Indoor Rabbit Housing – What You Need to Know About Keeping a Rabbit Indoors

When most people consider bringing home a house pet, they think of a cat, a dog, or perhaps even a guinea pig. Bunnies can just as easily be kept as an indoor pet and make loving human companions. These little hoppers sometimes love to be snuggled and petted, enjoy playing with toys and exploring, and can even be trained to use a litter area or tray much like a cat. But keeping a rabbit indoors also comes with a few necessary preparations and considerations.

Give your bunny proper shelter inside the house. 

Even though your rabbit will be essentially in a shelter already, it is still important that they have a shelter of their own, such as an indoor bunny hutch like our Abby or Anna hutches, in the house. You definitely will not want your rabbit roaming the rooms of the house unsupervised because they can quickly get themselves into trouble. Plus, if you have other pets, a hutch provides a space for safe keeping of your rabbit when you are not around to ensure everyone is getting along. The hutch can be looked at as a secure base for your bunny where they can find their food, sleep and rest, or hide when they need extra security.

Prepare a litter area for your bunny. 

Just like a cat, rabbits can be trained to use a litter tray, but the tray and what’s in it should be a little different than for a feline. You can simply line a litter tray with newspaper and top with hay or a bunny-safe litter. Place the litter tray in an easy-to-access area in the house or in the rabbit’s hutch. If your rabbit has an accident or seems to prefer going in a certain spot, move the tray to that area so they can get the idea. Keep in mind that some indoor hutches have a pull-out tray bottom that works perfectly for capturing droppings and urine. If your bunny is not spayed or neutered, they may try to mark their territory with urine, which can make them harder to train to use a litter tray.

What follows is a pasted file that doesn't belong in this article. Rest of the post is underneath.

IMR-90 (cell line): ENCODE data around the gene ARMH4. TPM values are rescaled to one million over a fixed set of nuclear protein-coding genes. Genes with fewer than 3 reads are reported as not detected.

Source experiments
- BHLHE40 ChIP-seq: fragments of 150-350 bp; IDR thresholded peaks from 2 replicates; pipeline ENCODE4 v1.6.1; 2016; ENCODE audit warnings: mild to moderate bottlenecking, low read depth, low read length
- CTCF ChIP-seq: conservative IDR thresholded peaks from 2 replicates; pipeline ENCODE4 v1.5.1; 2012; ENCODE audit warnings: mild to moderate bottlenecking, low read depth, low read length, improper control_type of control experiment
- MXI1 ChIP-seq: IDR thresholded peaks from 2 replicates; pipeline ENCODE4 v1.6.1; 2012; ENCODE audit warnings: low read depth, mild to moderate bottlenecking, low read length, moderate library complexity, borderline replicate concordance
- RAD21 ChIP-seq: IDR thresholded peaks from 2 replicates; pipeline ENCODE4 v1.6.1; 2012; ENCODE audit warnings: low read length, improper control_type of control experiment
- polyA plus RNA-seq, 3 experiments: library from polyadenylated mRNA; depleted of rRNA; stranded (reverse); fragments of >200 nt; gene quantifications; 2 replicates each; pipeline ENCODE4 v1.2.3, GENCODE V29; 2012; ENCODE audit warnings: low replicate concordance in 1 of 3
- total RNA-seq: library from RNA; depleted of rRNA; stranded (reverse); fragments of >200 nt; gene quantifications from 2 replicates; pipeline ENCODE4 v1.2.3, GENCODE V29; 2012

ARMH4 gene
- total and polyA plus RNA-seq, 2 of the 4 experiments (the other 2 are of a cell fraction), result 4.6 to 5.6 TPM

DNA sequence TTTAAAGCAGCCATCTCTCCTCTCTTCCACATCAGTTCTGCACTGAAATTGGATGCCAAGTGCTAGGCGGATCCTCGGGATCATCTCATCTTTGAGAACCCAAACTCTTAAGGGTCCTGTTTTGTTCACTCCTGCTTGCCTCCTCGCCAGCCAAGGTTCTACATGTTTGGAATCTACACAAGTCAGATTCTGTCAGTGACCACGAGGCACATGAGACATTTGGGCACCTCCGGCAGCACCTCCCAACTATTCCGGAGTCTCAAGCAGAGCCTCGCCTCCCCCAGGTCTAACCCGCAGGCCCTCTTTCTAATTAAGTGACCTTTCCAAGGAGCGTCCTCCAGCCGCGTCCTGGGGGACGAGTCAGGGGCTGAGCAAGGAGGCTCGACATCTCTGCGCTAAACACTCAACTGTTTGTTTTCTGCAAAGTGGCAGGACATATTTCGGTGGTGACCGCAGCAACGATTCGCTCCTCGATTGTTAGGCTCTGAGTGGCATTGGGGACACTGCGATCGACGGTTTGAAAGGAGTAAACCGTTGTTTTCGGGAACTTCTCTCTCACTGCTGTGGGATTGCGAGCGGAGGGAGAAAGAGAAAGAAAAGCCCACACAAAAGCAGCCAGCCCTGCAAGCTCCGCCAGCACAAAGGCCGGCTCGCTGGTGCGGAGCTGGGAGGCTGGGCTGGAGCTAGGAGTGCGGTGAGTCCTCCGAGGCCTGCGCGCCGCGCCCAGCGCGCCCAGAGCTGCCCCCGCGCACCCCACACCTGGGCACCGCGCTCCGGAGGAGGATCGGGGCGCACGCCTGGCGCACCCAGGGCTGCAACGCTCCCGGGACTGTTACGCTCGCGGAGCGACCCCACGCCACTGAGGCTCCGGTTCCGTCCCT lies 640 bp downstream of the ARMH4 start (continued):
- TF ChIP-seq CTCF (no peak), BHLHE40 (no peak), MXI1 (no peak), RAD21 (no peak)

Watch out for dangers to your rabbit around the house. 

Rabbits love to run and play and do need as much as six hours of roaming time every day, so allowing them to roam freely in the house is a good idea. However, allowing your bunny to roam freely through the house also means you will have to keep them away from certain dangers. A few dangers to eliminate include:

  • electrical cords and wires that your rabbit will try to chew
  • accessible foods and beverages that can be harmful to your bunny’s sensitive digestive system
  • open cabinets where your pet can get trapped
  • pets that could be a threat, such as a dog or a cat that may see the bunny as prey
  • potted plants that could be poisonous if your rabbit ingests them

Keeping your pet rabbit inside definitely comes with its advantages–from easily monitoring their health to giving them more love and social interaction. Just be sure you prepare your home with the supplies needed and clear any dangers before bringing your new bunny home. Check out the learning area of for more information on keeping a bunny indoors and out.